Prostate Cancer



Cancer happens when cells in the body divide without control or order. If cells keep dividing, a mass of tissue forms. These are called growths or tumors. If a tumor is cancer it is called malignant. Tumors can invade nearby tissues and spread to other parts of the body.

The exact cause of prostate cancer is unknown. It is likely due to genes and the environment.

Risk Factors

Prostate cancer is more common in men who are aged 65 and older. It is also more common in people who are Black. Other things that raise the risk are:

  • Family members with prostate cancer—especially in a father or brother
  • Obesity
  • A high-fat diet
  • Certain gene changes
  • Exposure to certain chemicals, such as Agent Orange



Early prostate cancer often does not cause symptoms. When symptoms happen, they may be:

  • Problems with urination, such as:
  • Urinating (peeing) often, especially at night
  • Problems starting urination
  • Not being able to urinate
  • Weak or interrupted urine flow
  • Painful or burning urination
  • Problems having an erection
  • Painful ejaculation
  • Blood in urine or semen
  • Frequent pain or stiffness in the lower back, hips, or upper thighs

These symptoms may also be caused by other conditions, such as benign prostatic hyperplasia(BPH) or an infection. People with these symptoms should see a doctor right away.


Many prostate cancers are found through prostate-specific antigen (PSA) screening. It can find cancer before symptoms start.

Prostate cancer may also be found after symptoms start. The doctor will ask about symptoms and past health. A physical and rectal exam will be done. The doctor can feel an enlarged prostate through the wall of the rectum. Blood and urine tests may be done to rule out other things that cause increased prostate size.

A sample of the prostate will be removed and tested with a biopsy. This will confirm cancer. Images of the prostate and area can show the size of the growth. Tests may include:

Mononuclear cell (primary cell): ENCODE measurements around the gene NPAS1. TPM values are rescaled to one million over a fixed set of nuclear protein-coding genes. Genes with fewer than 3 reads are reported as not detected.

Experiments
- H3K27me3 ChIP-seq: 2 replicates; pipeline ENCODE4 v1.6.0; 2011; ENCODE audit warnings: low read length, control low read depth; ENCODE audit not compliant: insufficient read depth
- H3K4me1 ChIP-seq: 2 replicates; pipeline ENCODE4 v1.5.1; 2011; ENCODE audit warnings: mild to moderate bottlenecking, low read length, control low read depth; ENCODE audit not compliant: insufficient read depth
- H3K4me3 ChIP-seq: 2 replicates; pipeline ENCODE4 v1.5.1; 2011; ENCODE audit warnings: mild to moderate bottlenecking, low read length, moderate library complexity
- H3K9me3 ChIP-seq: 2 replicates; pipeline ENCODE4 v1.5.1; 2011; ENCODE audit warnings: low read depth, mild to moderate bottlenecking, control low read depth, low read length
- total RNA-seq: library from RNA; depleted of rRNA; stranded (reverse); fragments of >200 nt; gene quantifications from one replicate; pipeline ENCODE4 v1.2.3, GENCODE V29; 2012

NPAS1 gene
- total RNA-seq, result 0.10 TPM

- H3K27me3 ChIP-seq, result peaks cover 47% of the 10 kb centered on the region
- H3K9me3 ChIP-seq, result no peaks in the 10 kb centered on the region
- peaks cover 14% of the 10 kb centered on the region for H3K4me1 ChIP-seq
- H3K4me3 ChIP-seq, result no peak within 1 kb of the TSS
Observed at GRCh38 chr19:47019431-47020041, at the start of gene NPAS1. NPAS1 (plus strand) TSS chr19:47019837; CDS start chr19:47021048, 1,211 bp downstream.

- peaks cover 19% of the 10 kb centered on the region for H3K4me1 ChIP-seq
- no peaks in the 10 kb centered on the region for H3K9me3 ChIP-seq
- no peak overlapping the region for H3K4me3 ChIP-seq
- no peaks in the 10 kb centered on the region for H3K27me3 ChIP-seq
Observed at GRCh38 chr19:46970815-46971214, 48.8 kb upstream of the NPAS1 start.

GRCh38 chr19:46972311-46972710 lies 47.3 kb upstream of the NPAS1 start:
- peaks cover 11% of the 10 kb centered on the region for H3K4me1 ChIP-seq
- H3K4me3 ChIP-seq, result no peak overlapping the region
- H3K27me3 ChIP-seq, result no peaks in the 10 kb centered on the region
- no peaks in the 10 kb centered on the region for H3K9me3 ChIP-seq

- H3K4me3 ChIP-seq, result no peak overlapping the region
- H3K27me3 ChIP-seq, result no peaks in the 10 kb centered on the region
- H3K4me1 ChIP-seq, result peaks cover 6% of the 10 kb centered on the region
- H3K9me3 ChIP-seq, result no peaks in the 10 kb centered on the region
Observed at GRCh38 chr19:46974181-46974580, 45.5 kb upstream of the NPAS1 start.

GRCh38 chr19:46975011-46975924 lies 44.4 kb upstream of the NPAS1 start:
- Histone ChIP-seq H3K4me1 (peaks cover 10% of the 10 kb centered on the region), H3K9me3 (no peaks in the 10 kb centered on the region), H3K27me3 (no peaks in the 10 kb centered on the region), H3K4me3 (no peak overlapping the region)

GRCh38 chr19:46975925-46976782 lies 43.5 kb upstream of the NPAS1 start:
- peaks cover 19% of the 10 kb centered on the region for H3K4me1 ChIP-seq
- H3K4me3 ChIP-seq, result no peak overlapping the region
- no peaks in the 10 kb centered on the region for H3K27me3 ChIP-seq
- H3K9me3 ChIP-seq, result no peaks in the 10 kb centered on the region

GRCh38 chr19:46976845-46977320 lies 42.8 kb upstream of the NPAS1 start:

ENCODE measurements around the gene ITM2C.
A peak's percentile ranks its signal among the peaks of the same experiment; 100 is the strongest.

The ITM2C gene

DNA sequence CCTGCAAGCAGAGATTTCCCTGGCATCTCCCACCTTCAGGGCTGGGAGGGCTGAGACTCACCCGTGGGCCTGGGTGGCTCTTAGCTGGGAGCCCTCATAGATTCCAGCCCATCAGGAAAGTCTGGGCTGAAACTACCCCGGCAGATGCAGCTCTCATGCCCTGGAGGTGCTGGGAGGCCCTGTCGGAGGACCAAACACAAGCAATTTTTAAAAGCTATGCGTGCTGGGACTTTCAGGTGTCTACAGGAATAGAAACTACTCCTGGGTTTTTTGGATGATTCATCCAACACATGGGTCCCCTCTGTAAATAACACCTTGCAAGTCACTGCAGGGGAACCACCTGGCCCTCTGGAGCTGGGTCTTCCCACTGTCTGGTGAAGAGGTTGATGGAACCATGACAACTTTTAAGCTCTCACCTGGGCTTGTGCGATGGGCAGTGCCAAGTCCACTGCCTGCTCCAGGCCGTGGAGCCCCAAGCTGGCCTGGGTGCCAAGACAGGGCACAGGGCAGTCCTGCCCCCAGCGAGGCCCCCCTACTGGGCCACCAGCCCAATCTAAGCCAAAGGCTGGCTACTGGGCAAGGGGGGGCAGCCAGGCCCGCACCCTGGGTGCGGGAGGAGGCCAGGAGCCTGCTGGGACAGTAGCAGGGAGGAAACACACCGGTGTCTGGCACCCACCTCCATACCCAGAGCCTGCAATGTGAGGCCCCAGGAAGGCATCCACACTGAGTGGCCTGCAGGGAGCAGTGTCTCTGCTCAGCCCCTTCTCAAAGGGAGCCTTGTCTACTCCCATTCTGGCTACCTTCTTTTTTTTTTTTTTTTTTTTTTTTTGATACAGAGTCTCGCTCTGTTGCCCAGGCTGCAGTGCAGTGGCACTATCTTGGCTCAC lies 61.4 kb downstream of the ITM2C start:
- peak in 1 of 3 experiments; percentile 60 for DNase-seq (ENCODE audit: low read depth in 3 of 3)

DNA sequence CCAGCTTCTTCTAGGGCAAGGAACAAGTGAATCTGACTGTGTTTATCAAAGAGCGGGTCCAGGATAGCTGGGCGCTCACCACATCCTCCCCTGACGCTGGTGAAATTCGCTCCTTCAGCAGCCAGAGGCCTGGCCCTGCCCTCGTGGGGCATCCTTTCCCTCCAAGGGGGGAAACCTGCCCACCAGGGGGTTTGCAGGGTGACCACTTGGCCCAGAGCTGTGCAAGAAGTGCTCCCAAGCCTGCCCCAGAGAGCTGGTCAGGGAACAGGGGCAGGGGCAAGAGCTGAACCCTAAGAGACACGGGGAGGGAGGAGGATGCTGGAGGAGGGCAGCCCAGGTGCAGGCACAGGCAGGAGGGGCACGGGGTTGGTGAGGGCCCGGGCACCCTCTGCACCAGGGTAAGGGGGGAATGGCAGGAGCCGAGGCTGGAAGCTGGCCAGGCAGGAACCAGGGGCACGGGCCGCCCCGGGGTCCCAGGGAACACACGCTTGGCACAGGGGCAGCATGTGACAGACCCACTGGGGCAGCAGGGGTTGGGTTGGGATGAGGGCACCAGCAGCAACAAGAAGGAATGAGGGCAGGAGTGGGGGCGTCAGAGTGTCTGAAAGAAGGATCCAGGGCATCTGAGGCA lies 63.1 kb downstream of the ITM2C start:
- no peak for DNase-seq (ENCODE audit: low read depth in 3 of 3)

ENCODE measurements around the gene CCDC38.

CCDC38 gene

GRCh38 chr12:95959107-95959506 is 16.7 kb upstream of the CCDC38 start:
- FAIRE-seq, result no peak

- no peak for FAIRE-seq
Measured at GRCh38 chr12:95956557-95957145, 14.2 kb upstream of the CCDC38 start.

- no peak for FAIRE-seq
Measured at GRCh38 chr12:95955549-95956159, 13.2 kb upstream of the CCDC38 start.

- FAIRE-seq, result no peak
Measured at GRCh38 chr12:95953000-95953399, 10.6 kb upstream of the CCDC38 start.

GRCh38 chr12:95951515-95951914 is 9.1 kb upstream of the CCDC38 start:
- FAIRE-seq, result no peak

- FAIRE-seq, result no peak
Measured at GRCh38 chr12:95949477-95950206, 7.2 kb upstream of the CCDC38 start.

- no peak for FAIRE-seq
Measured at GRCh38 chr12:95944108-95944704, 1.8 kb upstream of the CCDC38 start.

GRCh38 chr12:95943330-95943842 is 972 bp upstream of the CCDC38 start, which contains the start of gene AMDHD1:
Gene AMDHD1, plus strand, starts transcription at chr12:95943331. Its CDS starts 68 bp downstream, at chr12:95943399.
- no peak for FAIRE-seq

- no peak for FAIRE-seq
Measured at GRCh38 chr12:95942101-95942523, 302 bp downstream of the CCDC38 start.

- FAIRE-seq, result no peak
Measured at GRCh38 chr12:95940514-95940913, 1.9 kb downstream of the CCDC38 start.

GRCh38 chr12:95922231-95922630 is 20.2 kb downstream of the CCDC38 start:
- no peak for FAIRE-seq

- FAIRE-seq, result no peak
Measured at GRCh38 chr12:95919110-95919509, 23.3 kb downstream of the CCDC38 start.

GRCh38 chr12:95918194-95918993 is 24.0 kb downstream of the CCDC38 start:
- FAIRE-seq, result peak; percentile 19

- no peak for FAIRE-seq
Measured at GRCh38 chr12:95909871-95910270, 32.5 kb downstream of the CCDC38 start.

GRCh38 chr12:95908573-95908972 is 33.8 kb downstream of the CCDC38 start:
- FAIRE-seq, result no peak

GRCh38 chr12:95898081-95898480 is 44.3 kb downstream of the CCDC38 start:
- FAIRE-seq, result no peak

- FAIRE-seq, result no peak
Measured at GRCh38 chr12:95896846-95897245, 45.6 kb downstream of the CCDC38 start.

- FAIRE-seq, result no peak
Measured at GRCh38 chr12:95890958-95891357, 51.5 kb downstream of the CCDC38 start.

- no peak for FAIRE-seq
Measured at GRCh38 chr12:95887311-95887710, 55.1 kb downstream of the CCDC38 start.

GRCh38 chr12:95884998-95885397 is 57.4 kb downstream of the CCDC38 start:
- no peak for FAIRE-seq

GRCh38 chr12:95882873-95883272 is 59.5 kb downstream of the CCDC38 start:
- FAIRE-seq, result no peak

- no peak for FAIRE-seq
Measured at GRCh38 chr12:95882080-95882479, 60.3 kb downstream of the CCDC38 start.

• Transrectal ultrasound
  • Pelvic MRI scan
  • Abdominal and pelvic CT scan
  • Prostate–specific membrane antigen based PET/CT scan (PSMA PET/CT)

Test results will be used to find details of the cancer. This includes the type, stage, and grade of the cancer. Staging is used to guide treatment. Prostate cancer is staged from 1 to 4. Stage 1 cancer has only affected nearby tissue. Stage 4 cancer has spread to other parts of the body. Grading shows ow fast the cancer is likely to grow and spread.



Treatment varies depending on the stage and grade of prostate cancer. Treatment may include:

Watchful Waiting


Types of surgery that may be needed include:

Side effects of prostate cancer surgery may be erectile dysfunction, problems controlling urine flow or stool (poop). Surgery methods may help reduce these risks for some. They may include:

  • Nerve-sparing surgery
  • Robotic surgery
  • Laparoscopic surgery

Radiation Therapy

Radiation therapy can kill cancer cells and shrink tumors. Examples are:

  • Conformal radiation therapy— saves nearby tissue from the harmful effects of radiation.
  • Intensity-modulated radiation therapy (IMRT)—delivers higher doses of radiation to the tumor and lower doses to nearby tissues.
  • Radiopharmaceuticals—drugs with radioactivity are injected into a vein to:
  • Treat proteins on prostate cancer cells, or
  • Target cancer spread to bones

Hormone Therapy

Hormone therapy may be used if prostate cancer has spread—or returned after being treated. The goal is to lower the levels of male hormones called androgens. The main androgen is testosterone. Lowering androgen levels can cause prostate cancer to shrink or slow its growth.

Orchiectomy is surgery to remove the testicles. It may be done to help control hormones. The testicles makes androgens.

Other Treatment Options

Other options may include:

  • Cryosurgery—Cancer cells are frozen and destroyed. It may be used for low risk, early stage cancer for those who cannot have surgery or radiation.
  • Immunotherapy—These drugs build the immune system to help fight cancer cells. They may include a vaccine or injection.
  • Targeted therapies—Attack cancer cells and help spare healthy cells.
  • High-intensity focused ultrasound—A probe inserted through the rectum destroys cancer cells with ultrasound energy.
  • Chemotherapy (chemo)—Mainly used to ease symptoms in cancer that has spread outside the prostate. Chemo may also be helpful with hormone therapy.


To help reduce the risk of prostate cancer:

  • Eat a healthful diet that is:
  • High in fruits, vegetables, and fish, and
  • Low in red meat

This content is reviewed regularly and is updated when new and relevant evidence is made available. This information is neither intended nor implied to be a substitute for professional medical advice. Always seek the advice of your physician or other qualified health provider prior to starting any new treatment or with questions regarding a medical condition.

Edits to original content made by Denver Health.